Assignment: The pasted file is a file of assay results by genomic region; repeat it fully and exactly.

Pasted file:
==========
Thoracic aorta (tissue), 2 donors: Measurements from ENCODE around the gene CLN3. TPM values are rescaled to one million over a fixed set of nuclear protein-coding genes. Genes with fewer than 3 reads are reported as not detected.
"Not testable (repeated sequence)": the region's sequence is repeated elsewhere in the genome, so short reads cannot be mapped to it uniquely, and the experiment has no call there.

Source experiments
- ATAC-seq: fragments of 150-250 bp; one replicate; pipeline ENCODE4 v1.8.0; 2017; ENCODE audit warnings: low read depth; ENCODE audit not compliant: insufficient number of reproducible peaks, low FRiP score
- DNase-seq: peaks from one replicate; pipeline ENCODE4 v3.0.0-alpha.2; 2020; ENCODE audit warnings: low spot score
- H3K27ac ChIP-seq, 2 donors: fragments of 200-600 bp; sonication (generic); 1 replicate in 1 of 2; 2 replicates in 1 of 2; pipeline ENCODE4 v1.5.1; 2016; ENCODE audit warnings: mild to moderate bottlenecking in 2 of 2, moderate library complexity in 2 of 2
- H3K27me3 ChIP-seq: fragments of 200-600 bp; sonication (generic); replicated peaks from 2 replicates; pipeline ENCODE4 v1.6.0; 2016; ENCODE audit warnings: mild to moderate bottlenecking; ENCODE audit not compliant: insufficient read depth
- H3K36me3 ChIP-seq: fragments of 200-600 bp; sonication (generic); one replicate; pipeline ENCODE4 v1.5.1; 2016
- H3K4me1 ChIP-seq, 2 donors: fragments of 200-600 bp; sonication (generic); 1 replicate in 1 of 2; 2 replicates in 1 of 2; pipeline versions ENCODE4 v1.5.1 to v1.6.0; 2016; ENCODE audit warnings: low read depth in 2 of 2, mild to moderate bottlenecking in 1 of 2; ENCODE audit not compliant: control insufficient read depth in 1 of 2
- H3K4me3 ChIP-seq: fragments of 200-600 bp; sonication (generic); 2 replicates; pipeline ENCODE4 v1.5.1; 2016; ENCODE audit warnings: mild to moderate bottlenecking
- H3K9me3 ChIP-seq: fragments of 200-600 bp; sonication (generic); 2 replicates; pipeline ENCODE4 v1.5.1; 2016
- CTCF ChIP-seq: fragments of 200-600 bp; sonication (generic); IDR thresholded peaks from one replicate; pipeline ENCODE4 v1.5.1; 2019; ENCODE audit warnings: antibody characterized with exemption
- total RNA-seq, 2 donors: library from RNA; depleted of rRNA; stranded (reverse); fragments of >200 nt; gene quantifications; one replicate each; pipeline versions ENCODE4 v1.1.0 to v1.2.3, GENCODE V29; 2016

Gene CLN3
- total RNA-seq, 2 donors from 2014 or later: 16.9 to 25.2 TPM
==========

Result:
Thoracic aorta (tissue), 2 donors: Measurements from ENCODE around the gene CLN3. TPM values are rescaled to one million over a fixed set of nuclear protein-coding genes. Genes with fewer than 3 reads are reported as not detected.
"Not testable (repeated sequence)": the region's sequence is repeated elsewhere in the genome, so short reads cannot be mapped to it uniquely, and the experiment has no call there.

Source experiments
- ATAC-seq: fragments of 150-250 bp; one replicate; pipeline ENCODE4 v1.8.0; 2017; ENCODE audit warnings: low read depth; ENCODE audit not compliant: insufficient number of reproducible peaks, low FRiP score
- DNase-seq: peaks from one replicate; pipeline ENCODE4 v3.0.0-alpha.2; 2020; ENCODE audit warnings: low spot score
- H3K27ac ChIP-seq, 2 donors: fragments of 200-600 bp; sonication (generic); 1 replicate in 1 of 2; 2 replicates in 1 of 2; pipeline ENCODE4 v1.5.1; 2016; ENCODE audit warnings: mild to moderate bottlenecking in 2 of 2, moderate library complexity in 2 of 2
- H3K27me3 ChIP-seq: fragments of 200-600 bp; sonication (generic); replicated peaks from 2 replicates; pipeline ENCODE4 v1.6.0; 2016; ENCODE audit warnings: mild to moderate bottlenecking; ENCODE audit not compliant: insufficient read depth
- H3K36me3 ChIP-seq: fragments of 200-600 bp; sonication (generic); one replicate; pipeline ENCODE4 v1.5.1; 2016
- H3K4me1 ChIP-seq, 2 donors: fragments of 200-600 bp; sonication (generic); 1 replicate in 1 of 2; 2 replicates in 1 of 2; pipeline versions ENCODE4 v1.5.1 to v1.6.0; 2016; ENCODE audit warnings: low read depth in 2 of 2, mild to moderate bottlenecking in 1 of 2; ENCODE audit not compliant: control insufficient read depth in 1 of 2
- H3K4me3 ChIP-seq: fragments of 200-600 bp; sonication (generic); 2 replicates; pipeline ENCODE4 v1.5.1; 2016; ENCODE audit warnings: mild to moderate bottlenecking
- H3K9me3 ChIP-seq: fragments of 200-600 bp; sonication (generic); 2 replicates; pipeline ENCODE4 v1.5.1; 2016
- CTCF ChIP-seq: fragments of 200-600 bp; sonication (generic); IDR thresholded peaks from one replicate; pipeline ENCODE4 v1.5.1; 2019; ENCODE audit warnings: antibody characterized with exemption
- total RNA-seq, 2 donors: library from RNA; depleted of rRNA; stranded (reverse); fragments of >200 nt; gene quantifications; one replicate each; pipeline versions ENCODE4 v1.1.0 to v1.2.3, GENCODE V29; 2016

Gene CLN3
- total RNA-seq, 2 donors from 2014 or later: 16.9 to 25.2 TPM